Assessment Report

New Zealand Scholarship
Health and Physical Education 2018

Standard 93501

Part A: Commentary

There is an ever-increasing variety of topics coming through. The flexibility of selecting a topic allowed the reports to reflect valuable and interesting current issues.

In general, the layout of the reports has become more consistent with what is asked for. Some candidates appeared to see the 30-page limit as a target and the quality of the report decreased because they were just filling in space. 

A general focus on ‘sport’ was evident in many reports, rather than showing links with physical education or physical activities.

Many students set up an ‘analysis’, rather than an ‘evaluation’, which from the outset led them down the wrong path.

The HPE underlying concepts were often incorporated, but at times were not well integrated into the evaluation, or were applied superficially.

In health contexts, it should be noted that a focus on suicide or eating disorders is not appropriate. 

 

Part B: Report on performance standard

Candidates who were awarded Outstanding Scholarship commonly:

  • produced well-constructed reports showing a logical development of their argument/ideas, which allowed for coherent, convincing, and interconnected discussion; analysis; and evaluation
  • created a strong structure that allowed their argument to develop in a logical and persuasive manner, including the use of headings and subheadings
  • communicated with fluency and sophistication
  • were convincing in their argument, developed a ‘case’, and a strong supporting narrative that placed the examination within a relevant and clear context
  • applied knowledge across the report that showed exceptional breadth and depth of understanding that was always relevant and pertinent to the argument at the front of the report
  • evaluated critically with perception, insight, and in-depth understanding the topic and its connection to HPE underlying concepts and knowledge
  • synthesised highly-developed knowledge, concepts, and ideas in a complex manner
  • provided a wide variety of examples (and referenced supporting evidence from a range of relevant and reputable sources) to support the critical evaluation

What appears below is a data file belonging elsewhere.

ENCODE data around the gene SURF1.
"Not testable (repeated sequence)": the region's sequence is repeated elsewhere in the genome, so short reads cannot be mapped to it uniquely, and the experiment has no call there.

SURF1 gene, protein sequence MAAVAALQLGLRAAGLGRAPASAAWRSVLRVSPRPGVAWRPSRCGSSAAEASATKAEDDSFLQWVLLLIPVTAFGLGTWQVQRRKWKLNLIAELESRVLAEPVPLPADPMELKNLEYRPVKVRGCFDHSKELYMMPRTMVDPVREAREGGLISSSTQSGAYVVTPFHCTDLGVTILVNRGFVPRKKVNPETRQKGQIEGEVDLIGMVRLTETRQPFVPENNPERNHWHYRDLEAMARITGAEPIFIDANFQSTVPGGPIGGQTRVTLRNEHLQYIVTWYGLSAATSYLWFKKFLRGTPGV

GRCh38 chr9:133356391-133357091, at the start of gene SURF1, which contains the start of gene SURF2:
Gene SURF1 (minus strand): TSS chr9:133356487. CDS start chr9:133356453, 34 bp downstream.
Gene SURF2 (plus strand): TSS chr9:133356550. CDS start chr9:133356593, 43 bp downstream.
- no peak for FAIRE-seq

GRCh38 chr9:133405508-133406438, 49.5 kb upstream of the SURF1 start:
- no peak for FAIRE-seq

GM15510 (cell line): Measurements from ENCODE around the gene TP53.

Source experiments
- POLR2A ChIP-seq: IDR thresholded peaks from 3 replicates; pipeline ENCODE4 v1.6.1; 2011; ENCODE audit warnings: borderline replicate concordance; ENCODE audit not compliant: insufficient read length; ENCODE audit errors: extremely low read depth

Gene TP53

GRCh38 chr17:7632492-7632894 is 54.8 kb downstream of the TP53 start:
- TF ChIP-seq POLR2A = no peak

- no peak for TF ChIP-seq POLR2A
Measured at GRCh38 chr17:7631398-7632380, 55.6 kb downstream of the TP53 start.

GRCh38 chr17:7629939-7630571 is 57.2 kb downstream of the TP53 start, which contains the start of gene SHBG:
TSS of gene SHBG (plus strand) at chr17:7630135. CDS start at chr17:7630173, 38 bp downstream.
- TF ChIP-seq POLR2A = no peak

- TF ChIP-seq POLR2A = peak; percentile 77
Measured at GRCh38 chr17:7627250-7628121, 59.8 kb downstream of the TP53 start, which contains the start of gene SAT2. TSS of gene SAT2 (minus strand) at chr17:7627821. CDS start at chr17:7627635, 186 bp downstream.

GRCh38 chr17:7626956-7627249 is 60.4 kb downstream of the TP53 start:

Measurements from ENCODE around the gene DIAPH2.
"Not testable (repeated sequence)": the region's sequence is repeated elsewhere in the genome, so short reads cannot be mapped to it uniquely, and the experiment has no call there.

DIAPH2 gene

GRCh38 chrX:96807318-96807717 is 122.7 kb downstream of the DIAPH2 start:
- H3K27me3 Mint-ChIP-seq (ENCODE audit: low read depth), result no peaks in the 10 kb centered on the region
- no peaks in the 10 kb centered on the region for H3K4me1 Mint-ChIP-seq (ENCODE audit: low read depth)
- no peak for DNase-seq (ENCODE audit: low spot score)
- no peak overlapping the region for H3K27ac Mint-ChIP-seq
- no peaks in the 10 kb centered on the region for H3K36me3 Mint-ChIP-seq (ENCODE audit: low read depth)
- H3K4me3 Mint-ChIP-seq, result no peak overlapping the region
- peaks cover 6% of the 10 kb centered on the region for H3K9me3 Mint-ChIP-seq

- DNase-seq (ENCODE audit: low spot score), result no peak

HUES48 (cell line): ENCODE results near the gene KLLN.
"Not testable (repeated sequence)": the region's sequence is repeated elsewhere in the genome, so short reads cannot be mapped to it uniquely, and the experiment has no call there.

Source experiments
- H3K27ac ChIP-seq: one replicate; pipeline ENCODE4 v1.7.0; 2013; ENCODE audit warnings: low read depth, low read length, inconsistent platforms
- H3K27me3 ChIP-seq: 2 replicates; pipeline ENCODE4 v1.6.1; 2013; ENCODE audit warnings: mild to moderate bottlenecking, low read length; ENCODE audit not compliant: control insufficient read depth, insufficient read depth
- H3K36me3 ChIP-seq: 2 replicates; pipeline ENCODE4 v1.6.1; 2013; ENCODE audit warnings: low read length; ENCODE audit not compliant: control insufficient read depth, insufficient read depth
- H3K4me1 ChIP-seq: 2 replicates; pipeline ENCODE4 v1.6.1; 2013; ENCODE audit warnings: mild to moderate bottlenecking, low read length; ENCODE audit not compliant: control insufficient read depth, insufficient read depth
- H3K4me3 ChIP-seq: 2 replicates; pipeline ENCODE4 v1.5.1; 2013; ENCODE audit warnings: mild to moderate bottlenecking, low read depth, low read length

• demonstrated a deep understanding of the issue being critically evaluated – content knowledge, theoretical underpinnings, links to BP, and/or SC factors
  • selected a unique, out-of-the-box topic, or if they chose a common topic (e.g. nature/nurture or PEDs) presented a unique take on the issue
  • explored future consequences and outcomes of their selected topic 
  • showed a sophisticated level of critical thinking, with divergent, perceptive, and insightful ideas
  • challenged theoretical ideas or included some critique of literature – did not just take the information presented to them as gospel
  • integrated and extrapolated theories and made connections with their own experience or New Zealand examples
  • provided a balanced view – explored the different perspectives – but were able to state a position and justify it based on a reasoned argument and supporting evidence
  • drew on theories from a wide range of sources, e.g. sociology, psychology.  

Candidates who were awarded Scholarship commonly:

  • selected a topic meaningfully linked to the Health, PE, or Home Economics (HPE) learning area
  • constructed a logically-structured report, including use of headings and subheadings
  • set up the critical evaluation by posing a question in the introduction that they then answered by the end of the report
  • followed a format that enabled them to research, present a range of ideas, challenge assumptions, and make substantiated conclusions
  • included a theoretical and practical balance